Growing Up Absurd: Problems of Youth in the Organized Society

By Paul Goodman (1960)

Revolt Library Anarchism Growing Up Absurd

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(1911 - 1972)

American Writer, Critic, Psychotherapist, and Anarchist Philosopher

: As the movement became the Movement and shifted to a struggle between the Old Left and the New Left, Goodman remained unapologetically free. Many of his former followers abandoned him as he refused to offer a blueprint for building structures for the future, preferring the formulation of here, now, next. (From: Fitzgerald Bio.)
• "As our families are, the children in both their present satisfaction and the free growth of their powers, are certainly crushed, thwarted, pushed, hurt, and misled by their hostile and doting grown-ups. Frankly, I doubt that you can find one child in a dozen who is not being seriously injured, in quite definite and tangible ways, by his family." (From: "The Children and Psychology," by Paul Goodman.)
• "There cannot be a history of anarchism in the sense of establishing a permanent state of things called 'anarchist.' It is always a continual coping with the next situation, and a vigilance to make sure that past freedoms are not lost and do not turn into the opposite, as free enterprise turned into wage-slavery and monopoly capitalism, or the independent judiciary turned into a monopoly of courts, cops, and lawyers, or free education turned into School Systems." (From: "The black flag of anarchism," by Paul Goodman.)
• "Anarchism is grounded in a rather definite proposition: that valuable behavior occurs only by the free and direct response of individuals or voluntary groups to the conditions presented by the historical environment. It claims that in most human affairs, whether political, economic, military, religious, moral, pedagogic, or cultural, more harm than good results from coercion, top-down direction, central authority, bureaucracy, jails, conscription, states, pre-ordained standardization, excessive planning, etc." (From: "The black flag of anarchism," by Paul Goodman.)


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1. In every day’s newspaper there are stories about the two subjects that I have brought together in this book, the disgrace of the Organized System of semimonopolies, government, advertizers, etc., and the disaffection of the growing generation. Both are newsworthily scandalous, and for several years now both kinds of stories have come thicker and faster. It is strange that the obvious connections between them are not played up in the newspapers; nor, in the rush of books on the follies, venality, and stifling conformity of the Organization, has there been a book on Youth Problems in the Organized System. Those of the disaffected youth who are articulate, however—for instance, the Beat or Angry young men—are quite clear about the connection: their main topic is the “system” with which they refuse to co-operate. They will explain that the “good” jobs are frauds and sells, that it is intolerable to have one&rsqu... (From :

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Introduction: “Human Nature” and the Organized System 1. Growing up as a human being, a “human nature” assimilates a culture, just as other animals grow up in strength and habits in the environments that are for them, and that complete their natures. Present-day sociologists and anthropologists don’t talk much about this process, and not in this way. Among the most competent writers, there is not much mention of “human nature.” Their diffidence makes scientific sense, for everything we observe, and even more important, our way of observing it, is already culture and a pattern of culture. What is the sense of mentioning “human nature” if we can never observe it? The old-fashioned naïve thought, that primitive races or children are more natural, is discounted. And the classical anthropological question, What is Man?—“how like an angel, this quintessence of dust!”—is... (From :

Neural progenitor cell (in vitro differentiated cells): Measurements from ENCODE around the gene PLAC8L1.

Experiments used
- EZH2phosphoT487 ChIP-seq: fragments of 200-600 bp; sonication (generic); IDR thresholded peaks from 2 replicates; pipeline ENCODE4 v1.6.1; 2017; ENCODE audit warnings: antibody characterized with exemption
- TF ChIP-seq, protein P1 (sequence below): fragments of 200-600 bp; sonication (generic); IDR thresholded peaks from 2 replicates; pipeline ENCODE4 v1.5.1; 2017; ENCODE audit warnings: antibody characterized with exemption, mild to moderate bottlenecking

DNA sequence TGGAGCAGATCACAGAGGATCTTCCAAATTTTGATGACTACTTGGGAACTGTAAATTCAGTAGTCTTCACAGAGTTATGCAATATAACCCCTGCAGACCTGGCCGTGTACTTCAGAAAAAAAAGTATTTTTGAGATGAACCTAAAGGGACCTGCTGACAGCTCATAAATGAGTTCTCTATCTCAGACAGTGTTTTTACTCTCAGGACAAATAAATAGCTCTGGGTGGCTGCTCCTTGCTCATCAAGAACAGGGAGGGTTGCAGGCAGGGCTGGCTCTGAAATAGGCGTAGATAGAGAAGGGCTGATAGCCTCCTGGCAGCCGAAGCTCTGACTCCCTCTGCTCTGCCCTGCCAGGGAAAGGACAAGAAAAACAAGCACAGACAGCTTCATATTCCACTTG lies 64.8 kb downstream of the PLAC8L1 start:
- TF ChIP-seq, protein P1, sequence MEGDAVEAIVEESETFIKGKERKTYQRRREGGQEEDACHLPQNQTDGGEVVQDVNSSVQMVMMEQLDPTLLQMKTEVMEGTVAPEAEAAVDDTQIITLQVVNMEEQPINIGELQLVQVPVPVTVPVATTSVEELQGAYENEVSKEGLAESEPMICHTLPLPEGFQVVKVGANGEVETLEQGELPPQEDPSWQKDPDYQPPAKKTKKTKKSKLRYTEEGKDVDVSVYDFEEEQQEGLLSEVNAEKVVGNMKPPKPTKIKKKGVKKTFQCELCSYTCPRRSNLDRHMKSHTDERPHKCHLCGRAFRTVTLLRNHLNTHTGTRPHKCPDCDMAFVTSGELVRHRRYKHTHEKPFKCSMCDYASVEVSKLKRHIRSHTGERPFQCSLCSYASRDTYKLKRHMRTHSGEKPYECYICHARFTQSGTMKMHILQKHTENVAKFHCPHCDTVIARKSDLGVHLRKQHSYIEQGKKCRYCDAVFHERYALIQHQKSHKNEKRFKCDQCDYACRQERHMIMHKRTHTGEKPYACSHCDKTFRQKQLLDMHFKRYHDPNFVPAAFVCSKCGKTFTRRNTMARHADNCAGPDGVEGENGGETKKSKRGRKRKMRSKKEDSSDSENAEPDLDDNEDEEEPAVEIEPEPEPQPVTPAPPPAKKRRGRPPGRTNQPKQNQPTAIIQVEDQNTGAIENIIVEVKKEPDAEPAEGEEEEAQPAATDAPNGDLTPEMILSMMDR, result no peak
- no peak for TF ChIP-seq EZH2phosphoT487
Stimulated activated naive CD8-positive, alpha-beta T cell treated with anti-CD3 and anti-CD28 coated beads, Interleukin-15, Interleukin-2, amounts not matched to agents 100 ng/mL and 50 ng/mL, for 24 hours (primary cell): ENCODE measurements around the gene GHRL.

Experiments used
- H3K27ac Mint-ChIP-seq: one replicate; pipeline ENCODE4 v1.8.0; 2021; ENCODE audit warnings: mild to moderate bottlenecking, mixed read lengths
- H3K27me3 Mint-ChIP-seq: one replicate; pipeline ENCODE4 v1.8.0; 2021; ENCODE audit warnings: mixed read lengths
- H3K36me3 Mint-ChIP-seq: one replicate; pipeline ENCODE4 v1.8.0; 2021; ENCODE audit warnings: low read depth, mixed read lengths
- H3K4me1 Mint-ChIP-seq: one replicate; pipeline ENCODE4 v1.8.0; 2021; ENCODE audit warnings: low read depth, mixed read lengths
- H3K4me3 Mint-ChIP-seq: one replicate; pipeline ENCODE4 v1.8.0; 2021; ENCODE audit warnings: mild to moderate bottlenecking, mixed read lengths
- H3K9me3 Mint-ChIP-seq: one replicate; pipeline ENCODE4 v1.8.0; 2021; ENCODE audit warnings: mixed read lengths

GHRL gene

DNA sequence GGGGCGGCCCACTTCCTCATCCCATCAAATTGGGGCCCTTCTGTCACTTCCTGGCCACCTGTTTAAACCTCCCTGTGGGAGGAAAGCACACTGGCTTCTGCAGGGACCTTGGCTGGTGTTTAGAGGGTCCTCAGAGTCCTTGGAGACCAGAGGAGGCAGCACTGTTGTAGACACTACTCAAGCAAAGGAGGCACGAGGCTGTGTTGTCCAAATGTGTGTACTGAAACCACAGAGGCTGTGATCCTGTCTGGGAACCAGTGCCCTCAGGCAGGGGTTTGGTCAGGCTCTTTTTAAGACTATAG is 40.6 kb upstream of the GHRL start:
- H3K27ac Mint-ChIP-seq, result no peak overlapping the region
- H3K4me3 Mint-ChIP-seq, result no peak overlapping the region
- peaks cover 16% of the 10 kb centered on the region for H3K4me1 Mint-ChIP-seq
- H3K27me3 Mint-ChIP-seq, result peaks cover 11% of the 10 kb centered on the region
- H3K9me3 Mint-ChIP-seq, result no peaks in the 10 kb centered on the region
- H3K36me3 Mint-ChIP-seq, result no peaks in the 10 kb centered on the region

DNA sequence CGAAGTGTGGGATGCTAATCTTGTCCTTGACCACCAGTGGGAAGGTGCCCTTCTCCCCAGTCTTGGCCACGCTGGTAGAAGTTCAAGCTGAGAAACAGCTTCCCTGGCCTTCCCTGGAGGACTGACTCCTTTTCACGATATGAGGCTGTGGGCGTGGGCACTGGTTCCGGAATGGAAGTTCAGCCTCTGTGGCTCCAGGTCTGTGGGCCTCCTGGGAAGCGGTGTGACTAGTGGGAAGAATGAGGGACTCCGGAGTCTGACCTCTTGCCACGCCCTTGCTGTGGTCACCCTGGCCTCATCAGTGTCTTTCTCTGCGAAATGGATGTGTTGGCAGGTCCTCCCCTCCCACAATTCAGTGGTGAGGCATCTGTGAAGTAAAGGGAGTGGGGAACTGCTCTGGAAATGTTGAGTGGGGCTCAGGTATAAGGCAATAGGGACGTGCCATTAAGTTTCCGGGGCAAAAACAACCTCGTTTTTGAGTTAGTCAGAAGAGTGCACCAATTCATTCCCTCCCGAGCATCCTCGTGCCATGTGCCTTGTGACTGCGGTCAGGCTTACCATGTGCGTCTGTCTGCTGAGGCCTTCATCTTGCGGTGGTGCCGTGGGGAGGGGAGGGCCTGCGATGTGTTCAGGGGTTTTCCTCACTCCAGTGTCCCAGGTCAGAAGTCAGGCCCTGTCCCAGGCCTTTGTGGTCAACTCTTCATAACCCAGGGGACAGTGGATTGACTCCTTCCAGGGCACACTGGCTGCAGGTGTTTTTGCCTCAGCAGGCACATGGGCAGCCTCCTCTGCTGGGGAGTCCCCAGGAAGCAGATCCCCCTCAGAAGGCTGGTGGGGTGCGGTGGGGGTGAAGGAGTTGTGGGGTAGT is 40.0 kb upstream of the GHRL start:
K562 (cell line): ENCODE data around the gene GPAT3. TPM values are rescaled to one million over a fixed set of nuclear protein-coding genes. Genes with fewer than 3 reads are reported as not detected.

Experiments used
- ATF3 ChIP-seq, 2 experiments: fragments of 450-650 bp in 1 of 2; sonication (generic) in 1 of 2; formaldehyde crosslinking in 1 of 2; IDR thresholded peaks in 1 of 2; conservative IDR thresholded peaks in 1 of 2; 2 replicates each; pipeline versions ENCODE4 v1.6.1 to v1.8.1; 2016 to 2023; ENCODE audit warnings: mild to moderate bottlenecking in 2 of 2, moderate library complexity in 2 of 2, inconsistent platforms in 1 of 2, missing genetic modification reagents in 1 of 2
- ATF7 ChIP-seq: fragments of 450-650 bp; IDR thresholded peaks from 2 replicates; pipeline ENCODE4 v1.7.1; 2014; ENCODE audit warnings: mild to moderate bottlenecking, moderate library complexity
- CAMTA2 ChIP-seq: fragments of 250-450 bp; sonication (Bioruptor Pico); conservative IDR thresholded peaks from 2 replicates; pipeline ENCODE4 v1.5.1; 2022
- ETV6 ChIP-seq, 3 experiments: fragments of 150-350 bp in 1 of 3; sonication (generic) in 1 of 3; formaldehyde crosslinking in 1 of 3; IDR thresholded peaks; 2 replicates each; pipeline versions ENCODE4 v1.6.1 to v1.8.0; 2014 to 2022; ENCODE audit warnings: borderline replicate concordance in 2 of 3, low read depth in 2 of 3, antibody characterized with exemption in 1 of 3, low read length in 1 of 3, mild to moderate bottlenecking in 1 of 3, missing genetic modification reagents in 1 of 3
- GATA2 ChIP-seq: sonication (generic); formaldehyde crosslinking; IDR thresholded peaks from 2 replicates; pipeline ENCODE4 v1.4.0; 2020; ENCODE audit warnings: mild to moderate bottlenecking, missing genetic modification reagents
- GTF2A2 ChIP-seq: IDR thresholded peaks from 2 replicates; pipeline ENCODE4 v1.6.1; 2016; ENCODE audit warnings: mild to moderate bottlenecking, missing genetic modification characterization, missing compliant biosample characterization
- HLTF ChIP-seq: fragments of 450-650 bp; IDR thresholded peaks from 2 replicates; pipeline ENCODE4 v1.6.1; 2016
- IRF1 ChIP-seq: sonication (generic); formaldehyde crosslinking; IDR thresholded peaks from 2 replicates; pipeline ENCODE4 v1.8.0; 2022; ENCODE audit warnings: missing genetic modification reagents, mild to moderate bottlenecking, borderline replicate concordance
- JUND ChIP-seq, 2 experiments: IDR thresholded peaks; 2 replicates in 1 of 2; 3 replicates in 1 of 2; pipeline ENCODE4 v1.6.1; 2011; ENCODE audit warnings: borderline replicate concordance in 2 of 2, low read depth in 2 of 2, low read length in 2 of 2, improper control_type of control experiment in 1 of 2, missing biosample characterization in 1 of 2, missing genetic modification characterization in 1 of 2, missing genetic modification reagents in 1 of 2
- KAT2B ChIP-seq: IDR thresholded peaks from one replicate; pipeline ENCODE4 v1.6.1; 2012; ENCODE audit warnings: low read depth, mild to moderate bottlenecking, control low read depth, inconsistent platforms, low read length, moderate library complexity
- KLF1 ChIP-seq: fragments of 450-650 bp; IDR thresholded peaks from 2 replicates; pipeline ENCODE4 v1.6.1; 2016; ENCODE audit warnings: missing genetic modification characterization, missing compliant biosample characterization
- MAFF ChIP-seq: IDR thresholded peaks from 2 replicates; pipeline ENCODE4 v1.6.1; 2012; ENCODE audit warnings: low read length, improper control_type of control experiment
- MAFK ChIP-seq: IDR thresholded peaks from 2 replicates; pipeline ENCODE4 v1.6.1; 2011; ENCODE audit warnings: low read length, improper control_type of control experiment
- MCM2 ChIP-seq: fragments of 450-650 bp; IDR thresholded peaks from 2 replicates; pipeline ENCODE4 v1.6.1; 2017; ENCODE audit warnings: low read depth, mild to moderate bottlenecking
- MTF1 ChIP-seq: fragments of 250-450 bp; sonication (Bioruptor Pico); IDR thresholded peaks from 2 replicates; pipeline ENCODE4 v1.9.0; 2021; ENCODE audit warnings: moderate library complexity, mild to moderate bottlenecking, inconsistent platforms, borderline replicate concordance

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I. Jobs 1. It’s hard to grow up when there isn’t enough man’s work. There is “nearly full employment” (with highly significant exceptions), but there get to be fewer jobs that are necessary or unquestionably useful; that require energy and draw on some of one’s best capacities; and that can be done keeping one’s honor and dignity. In explaining the widespread troubles of adolescents and young men, this simple objective factor is not much mentioned. Let us here insist on it. By “man’s work” I mean a very simple idea, so simple that it is clearer to ingenuous boys than to most adults. To produce necessary food and shelter is man’s work. During most of economic history most men have done this drudging work, secure that it was justified and worthy of a man to do it, though often feeling that the social conditions under which they did it were not worthy of a man, thinking... (From :

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II. Being Taken Seriously 1. The simple job plight of these adolescents could not be remedied without a social revolution. Therefore it is not astonishing if the most well-intentioned public spokesmen do not mention it at all. In this book we shall come on other objective factors that are not mentioned. But it is hard to grow up in a society in which one’s important problems are treated as nonexistent. It is impossible to belong to it, it is hard to fight to change it. The effect must be rather to feel disaffected, and all the more restive if one is smothered by well-meaning social workers and PAL’s who don’t seem to understand the real irk. The boys cannot articulate the real irk themselves. For instance, what public spokesman could discuss the jobs? The ideal of having a real job that you risk your soul in and make good or be damned, belongs to the heroic age of capitalist enterprise, imbued with self-righteous beliefs a... (From :